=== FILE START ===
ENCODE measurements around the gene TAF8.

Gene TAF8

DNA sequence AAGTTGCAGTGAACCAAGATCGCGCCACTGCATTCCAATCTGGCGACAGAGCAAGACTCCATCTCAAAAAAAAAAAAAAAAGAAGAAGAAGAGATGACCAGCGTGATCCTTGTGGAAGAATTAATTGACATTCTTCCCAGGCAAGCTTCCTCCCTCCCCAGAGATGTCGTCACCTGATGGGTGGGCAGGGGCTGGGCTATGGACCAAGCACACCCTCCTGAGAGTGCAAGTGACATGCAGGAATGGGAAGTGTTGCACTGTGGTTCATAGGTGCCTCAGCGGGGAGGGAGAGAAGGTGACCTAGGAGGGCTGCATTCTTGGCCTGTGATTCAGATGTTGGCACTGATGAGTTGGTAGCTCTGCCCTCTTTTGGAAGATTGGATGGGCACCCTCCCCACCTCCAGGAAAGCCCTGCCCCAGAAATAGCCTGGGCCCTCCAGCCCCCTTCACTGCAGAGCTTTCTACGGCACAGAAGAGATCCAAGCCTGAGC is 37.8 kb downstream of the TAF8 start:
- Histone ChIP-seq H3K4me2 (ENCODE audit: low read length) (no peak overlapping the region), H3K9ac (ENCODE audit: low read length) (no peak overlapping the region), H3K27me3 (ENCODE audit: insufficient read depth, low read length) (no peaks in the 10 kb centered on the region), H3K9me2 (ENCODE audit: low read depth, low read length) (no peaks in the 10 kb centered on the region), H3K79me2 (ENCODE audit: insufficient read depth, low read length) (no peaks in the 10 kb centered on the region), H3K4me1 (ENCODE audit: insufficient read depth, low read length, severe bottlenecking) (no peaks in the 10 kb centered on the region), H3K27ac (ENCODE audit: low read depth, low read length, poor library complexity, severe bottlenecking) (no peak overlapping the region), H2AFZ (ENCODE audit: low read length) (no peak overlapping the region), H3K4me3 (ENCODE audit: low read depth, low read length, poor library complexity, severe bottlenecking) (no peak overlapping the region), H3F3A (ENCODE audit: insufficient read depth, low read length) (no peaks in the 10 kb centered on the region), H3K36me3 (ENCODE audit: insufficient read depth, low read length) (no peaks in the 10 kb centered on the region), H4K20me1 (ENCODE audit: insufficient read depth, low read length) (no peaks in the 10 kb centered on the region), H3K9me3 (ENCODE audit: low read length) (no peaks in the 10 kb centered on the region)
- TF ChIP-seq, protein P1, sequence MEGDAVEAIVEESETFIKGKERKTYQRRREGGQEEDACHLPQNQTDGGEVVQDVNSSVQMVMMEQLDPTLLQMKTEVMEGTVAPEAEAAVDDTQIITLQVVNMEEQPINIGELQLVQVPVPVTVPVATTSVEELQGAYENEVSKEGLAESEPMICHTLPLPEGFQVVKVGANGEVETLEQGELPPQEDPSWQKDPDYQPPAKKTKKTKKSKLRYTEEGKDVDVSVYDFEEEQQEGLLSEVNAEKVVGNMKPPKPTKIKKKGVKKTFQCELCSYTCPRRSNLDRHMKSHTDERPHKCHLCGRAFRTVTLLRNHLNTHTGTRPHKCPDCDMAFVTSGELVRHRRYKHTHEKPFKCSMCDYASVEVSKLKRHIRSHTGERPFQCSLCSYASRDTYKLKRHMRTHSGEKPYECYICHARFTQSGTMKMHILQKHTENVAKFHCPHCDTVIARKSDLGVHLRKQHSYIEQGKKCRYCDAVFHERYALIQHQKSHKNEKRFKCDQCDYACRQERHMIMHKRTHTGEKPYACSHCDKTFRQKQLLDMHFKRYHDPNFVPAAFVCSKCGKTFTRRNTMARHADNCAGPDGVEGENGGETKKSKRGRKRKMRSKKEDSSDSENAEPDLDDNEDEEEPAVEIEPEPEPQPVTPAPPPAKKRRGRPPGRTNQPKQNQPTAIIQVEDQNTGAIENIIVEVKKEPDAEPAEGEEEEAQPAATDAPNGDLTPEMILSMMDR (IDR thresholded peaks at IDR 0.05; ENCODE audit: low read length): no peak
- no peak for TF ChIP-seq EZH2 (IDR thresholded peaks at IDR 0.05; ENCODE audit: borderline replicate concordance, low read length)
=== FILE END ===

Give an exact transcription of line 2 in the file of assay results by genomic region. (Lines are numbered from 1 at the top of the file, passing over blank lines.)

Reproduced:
Gene TAF8